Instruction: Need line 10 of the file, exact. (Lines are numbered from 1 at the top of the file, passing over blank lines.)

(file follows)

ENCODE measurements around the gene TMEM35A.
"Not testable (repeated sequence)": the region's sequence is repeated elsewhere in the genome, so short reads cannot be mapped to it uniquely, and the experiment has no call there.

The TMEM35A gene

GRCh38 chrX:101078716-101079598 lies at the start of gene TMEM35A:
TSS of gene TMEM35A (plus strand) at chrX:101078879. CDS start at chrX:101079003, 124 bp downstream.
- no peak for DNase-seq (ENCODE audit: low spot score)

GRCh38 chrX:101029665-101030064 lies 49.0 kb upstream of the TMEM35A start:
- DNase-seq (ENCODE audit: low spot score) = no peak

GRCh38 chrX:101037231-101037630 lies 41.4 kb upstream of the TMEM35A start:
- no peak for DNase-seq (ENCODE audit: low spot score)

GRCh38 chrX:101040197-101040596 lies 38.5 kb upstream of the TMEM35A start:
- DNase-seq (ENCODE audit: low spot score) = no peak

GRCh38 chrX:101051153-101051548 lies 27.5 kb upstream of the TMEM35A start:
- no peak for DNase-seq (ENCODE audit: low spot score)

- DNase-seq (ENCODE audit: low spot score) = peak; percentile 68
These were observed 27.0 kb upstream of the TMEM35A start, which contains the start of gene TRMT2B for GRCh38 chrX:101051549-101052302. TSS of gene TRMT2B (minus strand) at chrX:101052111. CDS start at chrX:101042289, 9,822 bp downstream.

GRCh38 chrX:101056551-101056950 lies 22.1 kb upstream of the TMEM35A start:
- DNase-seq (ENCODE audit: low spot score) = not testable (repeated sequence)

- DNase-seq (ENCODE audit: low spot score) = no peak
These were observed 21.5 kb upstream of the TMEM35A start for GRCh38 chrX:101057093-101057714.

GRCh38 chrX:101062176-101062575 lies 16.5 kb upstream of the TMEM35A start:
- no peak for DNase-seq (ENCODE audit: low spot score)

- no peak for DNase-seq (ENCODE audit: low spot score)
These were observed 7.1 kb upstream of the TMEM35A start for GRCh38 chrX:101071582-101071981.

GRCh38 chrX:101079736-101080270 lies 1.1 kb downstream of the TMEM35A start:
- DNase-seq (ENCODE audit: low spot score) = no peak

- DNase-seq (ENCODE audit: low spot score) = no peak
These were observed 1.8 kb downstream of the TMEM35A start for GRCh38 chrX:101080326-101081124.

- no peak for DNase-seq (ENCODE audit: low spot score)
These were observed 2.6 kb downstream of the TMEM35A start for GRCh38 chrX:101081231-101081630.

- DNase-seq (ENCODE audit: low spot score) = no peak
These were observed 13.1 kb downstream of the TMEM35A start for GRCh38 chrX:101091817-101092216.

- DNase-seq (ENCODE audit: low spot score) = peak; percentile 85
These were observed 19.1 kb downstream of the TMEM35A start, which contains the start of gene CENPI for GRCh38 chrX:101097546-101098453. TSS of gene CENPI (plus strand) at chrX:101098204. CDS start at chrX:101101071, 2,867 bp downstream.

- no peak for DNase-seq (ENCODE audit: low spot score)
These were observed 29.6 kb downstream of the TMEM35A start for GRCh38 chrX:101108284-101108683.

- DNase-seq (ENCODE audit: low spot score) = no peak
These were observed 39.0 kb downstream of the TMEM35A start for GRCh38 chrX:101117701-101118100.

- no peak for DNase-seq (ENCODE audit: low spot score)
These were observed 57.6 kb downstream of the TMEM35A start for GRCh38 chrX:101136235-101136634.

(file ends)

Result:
- no peak for DNase-seq (ENCODE audit: low spot score)